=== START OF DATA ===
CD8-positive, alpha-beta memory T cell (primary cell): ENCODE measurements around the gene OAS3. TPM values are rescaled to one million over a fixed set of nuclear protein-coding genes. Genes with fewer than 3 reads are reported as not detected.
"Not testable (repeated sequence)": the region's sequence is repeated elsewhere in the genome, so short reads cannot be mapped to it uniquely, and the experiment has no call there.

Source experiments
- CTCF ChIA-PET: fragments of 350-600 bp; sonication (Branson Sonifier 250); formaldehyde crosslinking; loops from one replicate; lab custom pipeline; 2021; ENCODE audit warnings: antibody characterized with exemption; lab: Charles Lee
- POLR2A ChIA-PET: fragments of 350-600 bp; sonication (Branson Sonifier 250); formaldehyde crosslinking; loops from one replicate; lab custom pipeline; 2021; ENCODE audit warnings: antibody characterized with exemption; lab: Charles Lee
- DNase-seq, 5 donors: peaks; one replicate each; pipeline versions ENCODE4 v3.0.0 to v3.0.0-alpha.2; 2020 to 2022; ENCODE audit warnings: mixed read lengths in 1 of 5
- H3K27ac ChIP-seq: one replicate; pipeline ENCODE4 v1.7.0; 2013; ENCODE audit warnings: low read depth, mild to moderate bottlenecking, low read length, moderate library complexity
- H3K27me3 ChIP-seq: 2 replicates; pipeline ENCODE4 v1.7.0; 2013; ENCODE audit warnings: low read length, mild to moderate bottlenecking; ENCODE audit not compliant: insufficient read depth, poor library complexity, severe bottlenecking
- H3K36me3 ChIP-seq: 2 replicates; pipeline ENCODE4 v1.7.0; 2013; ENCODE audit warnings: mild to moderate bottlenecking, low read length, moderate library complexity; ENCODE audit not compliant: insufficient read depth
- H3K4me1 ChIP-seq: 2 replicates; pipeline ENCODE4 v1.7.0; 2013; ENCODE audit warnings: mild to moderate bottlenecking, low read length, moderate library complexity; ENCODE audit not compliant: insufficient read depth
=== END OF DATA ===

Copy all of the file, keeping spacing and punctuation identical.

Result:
CD8-positive, alpha-beta memory T cell (primary cell): ENCODE measurements around the gene OAS3. TPM values are rescaled to one million over a fixed set of nuclear protein-coding genes. Genes with fewer than 3 reads are reported as not detected.
"Not testable (repeated sequence)": the region's sequence is repeated elsewhere in the genome, so short reads cannot be mapped to it uniquely, and the experiment has no call there.

Source experiments
- CTCF ChIA-PET: fragments of 350-600 bp; sonication (Branson Sonifier 250); formaldehyde crosslinking; loops from one replicate; lab custom pipeline; 2021; ENCODE audit warnings: antibody characterized with exemption; lab: Charles Lee
- POLR2A ChIA-PET: fragments of 350-600 bp; sonication (Branson Sonifier 250); formaldehyde crosslinking; loops from one replicate; lab custom pipeline; 2021; ENCODE audit warnings: antibody characterized with exemption; lab: Charles Lee
- DNase-seq, 5 donors: peaks; one replicate each; pipeline versions ENCODE4 v3.0.0 to v3.0.0-alpha.2; 2020 to 2022; ENCODE audit warnings: mixed read lengths in 1 of 5
- H3K27ac ChIP-seq: one replicate; pipeline ENCODE4 v1.7.0; 2013; ENCODE audit warnings: low read depth, mild to moderate bottlenecking, low read length, moderate library complexity
- H3K27me3 ChIP-seq: 2 replicates; pipeline ENCODE4 v1.7.0; 2013; ENCODE audit warnings: low read length, mild to moderate bottlenecking; ENCODE audit not compliant: insufficient read depth, poor library complexity, severe bottlenecking
- H3K36me3 ChIP-seq: 2 replicates; pipeline ENCODE4 v1.7.0; 2013; ENCODE audit warnings: mild to moderate bottlenecking, low read length, moderate library complexity; ENCODE audit not compliant: insufficient read depth
- H3K4me1 ChIP-seq: 2 replicates; pipeline ENCODE4 v1.7.0; 2013; ENCODE audit warnings: mild to moderate bottlenecking, low read length, moderate library complexity; ENCODE audit not compliant: insufficient read depth